Why Kenya reopened two refugee camps in Dadaab

Reading Time: 3 minutes

Kenya reopened two refugee camps in Garissa county following pressure from various parties. This was, according to officials, also because of the increasing number of refugees arriving from Somalia.

Interior Cabinet secretary Kithure Kindiki designated the two places as refugee camps in Garissa.

The areas are Ifo II in Daadab ward and Kambioos in Jarajilla ward in Fafi.

“In exercise of the powers conferred by section 28 (2) of the Refugees Act, 2021, the Cabinet secretary for Interior and National Administration designates the areas specified in the Schedule as Refugee Camps,” a Gazette notice read.

A section of residents staged celebrations when news of the reopening of the camps came out.

They said this will among others create job opportunities. The two camps were established in 2011 to cater for any influx of refugees.

They were however closed in 2019 following the reduction of the numbers of refugees over the voluntary return programme.

In December 2022, a report by UNHCR said some 24,000 people had arrived in the Dadaab refugee camps from Somalia.

The arrival caused inadequacy of space in the camps, forcing the refugees to reside in makeshift shelters.

Last month, Kindiki held talks with the International Organisation for Migration delegation as part of plans to reopen the camps.

The talks aimed at enhancing the partnership on securing the safe movement of persons between Kenya and Somalia.

The meeting was led by the regional director for East and Horn of Africa, Muhammed Abdiker together with senior officials.

Other camps that are home to Somali refugees include Hagadera, Dagahaley and Ifo.

As of July 2020, the three Daadab refugee camps had a population of 218,873 registered refugees.

After the closure of the camps in 2019, the U.N. refugee agency UNHCR turned the Kambios and Ifo II camps over to Kenyan control.

Some of the refugees went back to Somalia and some were resettled in three other camps in Hagardera, Dagahley and Ifo.

More than 80,000 Somalis were repatriated in the past five years despite criticism from rights groups that said they were being forced to return.

The government has said the Dadaab camp presents security challenges to Kenya and had lost its status as a place of refuge.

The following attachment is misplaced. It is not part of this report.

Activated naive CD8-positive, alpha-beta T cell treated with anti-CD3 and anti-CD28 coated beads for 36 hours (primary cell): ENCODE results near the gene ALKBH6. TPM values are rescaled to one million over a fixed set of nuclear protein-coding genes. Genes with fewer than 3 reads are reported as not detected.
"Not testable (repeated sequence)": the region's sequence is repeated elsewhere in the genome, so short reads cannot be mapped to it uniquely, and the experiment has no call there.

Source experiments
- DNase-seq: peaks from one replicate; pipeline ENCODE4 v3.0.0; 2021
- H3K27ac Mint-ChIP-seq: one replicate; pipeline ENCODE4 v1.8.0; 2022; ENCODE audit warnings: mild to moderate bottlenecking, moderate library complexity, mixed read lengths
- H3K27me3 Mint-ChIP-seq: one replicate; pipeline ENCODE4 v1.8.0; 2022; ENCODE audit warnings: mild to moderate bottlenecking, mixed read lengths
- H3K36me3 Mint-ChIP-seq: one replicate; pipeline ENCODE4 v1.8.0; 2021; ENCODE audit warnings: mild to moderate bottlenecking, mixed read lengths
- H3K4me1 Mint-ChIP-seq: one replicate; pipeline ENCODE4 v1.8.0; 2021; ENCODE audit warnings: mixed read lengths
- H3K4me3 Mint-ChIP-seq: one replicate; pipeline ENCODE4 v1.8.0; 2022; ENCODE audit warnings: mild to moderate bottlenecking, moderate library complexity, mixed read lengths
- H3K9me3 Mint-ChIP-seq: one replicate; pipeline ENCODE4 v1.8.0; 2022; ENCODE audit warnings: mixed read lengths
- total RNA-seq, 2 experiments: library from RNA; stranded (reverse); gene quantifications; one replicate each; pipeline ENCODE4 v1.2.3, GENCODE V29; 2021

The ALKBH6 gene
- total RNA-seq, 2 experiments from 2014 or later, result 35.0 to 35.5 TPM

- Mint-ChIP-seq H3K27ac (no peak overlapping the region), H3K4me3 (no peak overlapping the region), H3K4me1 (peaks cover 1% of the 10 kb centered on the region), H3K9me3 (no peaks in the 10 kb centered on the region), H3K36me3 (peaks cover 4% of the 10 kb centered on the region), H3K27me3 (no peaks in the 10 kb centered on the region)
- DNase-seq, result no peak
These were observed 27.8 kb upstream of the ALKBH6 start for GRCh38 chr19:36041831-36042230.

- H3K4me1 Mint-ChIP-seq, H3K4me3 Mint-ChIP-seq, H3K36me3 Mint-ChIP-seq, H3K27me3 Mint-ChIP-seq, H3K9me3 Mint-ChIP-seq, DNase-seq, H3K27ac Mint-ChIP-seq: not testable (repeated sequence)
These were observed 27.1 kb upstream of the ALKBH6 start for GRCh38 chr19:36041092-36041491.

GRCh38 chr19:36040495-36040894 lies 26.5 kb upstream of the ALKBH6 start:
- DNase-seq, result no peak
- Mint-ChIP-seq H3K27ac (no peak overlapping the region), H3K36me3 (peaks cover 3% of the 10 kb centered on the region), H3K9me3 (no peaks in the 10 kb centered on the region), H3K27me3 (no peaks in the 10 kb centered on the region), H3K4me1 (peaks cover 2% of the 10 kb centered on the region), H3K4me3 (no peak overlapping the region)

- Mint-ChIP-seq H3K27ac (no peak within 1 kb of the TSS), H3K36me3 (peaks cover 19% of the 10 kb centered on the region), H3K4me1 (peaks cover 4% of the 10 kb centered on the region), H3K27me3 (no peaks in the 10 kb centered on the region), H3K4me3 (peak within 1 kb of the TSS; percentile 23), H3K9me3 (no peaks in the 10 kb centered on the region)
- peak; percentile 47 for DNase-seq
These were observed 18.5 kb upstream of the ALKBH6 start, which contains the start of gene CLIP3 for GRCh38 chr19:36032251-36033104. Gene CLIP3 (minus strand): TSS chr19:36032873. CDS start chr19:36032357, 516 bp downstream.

According to the U.N. refugee agency, the Dadaab refugee complex hosts more than 200,000 refugees, majority of them are Somalis who fled their country’s conflicts and recurring drought.

Since announcing the plan to close the Dadaab camp in May 2016, Kenya has been reluctant to register new refugees.

Al Shabaab militants have been carrying out attacks against Kenyan security forces and civilians since 2011, the year Kenya sent troops to Somalia to fight the militant group.

Kambioos is the newest of the five Dadaab camps.

It was established in August 2011 and officially recognised by the Kenyan government in January 2013.

The camp was originally planned for a population of 100,000 and can help reduce the population pressure in other camps.

Relocation of people from the overcrowded outskirts of Hagadera has started and Kambioos has been receiving urban refugees from Nairobi.

Ifo II is also one of the newest refugee camps in Dadaab.

It was opened in July 2011, to decongest Ifo and Dagahaley camps.

Ifo II is divided into two sub-camps, Ifo II East and Ifo II West, and demarcated into 18 sections comprising four to nine blocks each.

Last October, Fafi MP Salah Yakub while pushing for the reopening of the camps told UNHCR the current drought and hunger crisis ravaging the Horn of Africa and northern Kenya has resulted in an influx of refugees in the country.

“Further, the threat of famine in Somalia and Ethiopia has seen thousands of new arrivals most of them women and children in Fafi and Dadaab subcounties in Garissa, creating an emergency situation that calls for the establishment of a new settlement site to cope with the increasing flow of refugees,” he said in a letter.

“There are already approximately 100,000 non profiled and unregistered refugees living within the Hagadera camp in Fafi constituency and more arrivals are expected due to the prolonged drought that has caused mass starvation.”

Yakub said the growing number of incoming refugees necessitates the establishment of a new settlement site since the existing camps in Hagadera, Dagahaley and Ifo are congested.

“International law stipulates that refugee camps be restricted to no more than 30,000 persons. The Dadaab refugee camp complex hosted 234,025 refugees and asylum seekers as of February 28, 2022,” he said.

“Of these 98 per cent were from Somalia but the figure is feared to have risen to around 300,000 refugees, since the latest arrivals due to the drought and hunger situation in the region.”

The legislator said following extensive surveys and consultations with various national and county government officials, it was established the camps are the most suitable location for the re-establishment of the refugee settlement camps, considering security is still intact.

He cited security, good road network, refugee presence and water availability among others as the reasons the camps should be reopened.